To answer the question that most folks are wondering after The Wick Theatre’s bow Friday night: Yes, there is a credible, substantial new player in town.
The inaugural production of The Sound of Music has the feel of a fully-realized no-excuses production because it is, indeed, a polished, three-dimensional work of theater. It bodes well for the future of a crowd-pleasing mainstream theater on the site of the former Caldwell Theatre Company in Boca Raton.
Some may carp (and many in the opening night audience did) that the region didn’t need yet another Sound of Music so soon after the Maltz Jupiter Theatre’s fine mounting in 2011.
But this production under Michael Ursua’s direction succeeded at being unabashedly sweet and sentimental without being cloying or endangering diabetics in the audience. Ursua created the rare perception that when a character breaks into song, it feels as organic as such moments are capable of in the artificial construct of musical theater. Most of the time, actors did not stop the dramatic flow to deliver a venerable number that they and the entire audience knew by heart.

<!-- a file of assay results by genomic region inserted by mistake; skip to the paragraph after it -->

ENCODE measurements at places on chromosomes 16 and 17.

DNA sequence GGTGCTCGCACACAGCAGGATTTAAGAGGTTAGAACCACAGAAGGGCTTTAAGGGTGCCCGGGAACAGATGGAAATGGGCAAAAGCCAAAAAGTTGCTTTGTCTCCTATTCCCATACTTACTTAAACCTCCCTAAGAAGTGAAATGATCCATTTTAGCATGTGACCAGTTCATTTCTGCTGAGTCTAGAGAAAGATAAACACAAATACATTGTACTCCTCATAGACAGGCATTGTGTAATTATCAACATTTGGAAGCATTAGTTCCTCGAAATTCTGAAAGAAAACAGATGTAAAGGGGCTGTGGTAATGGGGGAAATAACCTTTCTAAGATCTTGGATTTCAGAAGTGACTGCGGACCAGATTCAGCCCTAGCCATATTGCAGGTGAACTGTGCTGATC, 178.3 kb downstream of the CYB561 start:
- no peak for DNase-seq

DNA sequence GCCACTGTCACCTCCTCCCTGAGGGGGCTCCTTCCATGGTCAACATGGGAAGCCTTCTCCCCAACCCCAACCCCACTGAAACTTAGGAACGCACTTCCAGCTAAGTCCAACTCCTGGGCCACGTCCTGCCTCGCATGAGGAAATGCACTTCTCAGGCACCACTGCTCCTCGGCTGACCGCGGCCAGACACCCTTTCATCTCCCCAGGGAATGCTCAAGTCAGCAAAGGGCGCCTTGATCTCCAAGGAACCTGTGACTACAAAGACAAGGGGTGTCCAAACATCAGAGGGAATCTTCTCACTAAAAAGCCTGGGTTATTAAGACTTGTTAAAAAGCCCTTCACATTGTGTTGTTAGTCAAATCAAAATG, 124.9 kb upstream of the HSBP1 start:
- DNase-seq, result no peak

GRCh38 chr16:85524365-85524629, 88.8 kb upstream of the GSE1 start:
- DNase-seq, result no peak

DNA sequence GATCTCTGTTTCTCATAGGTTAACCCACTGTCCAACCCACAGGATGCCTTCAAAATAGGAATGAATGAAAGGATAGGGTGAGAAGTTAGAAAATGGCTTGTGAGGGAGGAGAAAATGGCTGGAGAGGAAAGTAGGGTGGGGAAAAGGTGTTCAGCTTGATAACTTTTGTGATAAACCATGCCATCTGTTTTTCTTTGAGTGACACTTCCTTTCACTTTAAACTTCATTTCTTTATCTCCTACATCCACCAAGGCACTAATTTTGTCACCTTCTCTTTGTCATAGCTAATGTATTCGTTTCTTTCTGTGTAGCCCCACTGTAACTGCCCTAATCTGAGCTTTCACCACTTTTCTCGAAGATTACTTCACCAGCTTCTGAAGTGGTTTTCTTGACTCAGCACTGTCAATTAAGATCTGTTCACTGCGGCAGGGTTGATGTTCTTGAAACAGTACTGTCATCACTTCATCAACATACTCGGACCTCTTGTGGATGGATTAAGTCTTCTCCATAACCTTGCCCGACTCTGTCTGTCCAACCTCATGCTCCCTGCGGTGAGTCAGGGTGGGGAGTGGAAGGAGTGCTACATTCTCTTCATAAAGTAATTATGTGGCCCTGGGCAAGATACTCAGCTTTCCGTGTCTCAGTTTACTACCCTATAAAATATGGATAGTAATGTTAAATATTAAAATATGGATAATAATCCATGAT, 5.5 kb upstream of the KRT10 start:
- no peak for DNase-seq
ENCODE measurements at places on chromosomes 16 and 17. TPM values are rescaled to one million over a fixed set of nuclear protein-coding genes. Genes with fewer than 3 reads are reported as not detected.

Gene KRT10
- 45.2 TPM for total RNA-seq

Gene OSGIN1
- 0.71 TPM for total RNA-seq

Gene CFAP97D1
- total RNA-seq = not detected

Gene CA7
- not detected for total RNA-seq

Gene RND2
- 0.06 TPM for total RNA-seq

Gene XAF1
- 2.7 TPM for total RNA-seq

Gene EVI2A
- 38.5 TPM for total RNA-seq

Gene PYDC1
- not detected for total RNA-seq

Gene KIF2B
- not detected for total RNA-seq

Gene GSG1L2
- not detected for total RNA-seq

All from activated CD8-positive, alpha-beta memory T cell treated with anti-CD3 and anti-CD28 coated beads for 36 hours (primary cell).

The three-dimensional feel came from most everyone playing the truth of the situation rather than knowingly performing a classic bled of its emotional honesty by a half-century of ham-handed productions and a bloodless film version.
Ursua and his cast applied subtle shadings that enrich the production.
Liesl, still grieving for her mother, hangs back as Maria enchants the other children with “Do-Re-Mi.” Max, the ultra-pragmatic agent, is emceeing the penultimate festival where the family is performing. Faced with the reality of his compromises, his voice quavers when the stormtroopers arrive to escort the Captain to serve the Nazis.
This is still The Sound of Music and The Wick still balks at delving deeply into Hammerstein’s multi-faceted world view as the British have in such reimaginings as their Oklahoma in 1998 andCarousel in 1992. But this is as satisfying a production as you could reasonably hope for.
Click here to read the entire review from Florida Theater on Stage, a media partner of SFGN.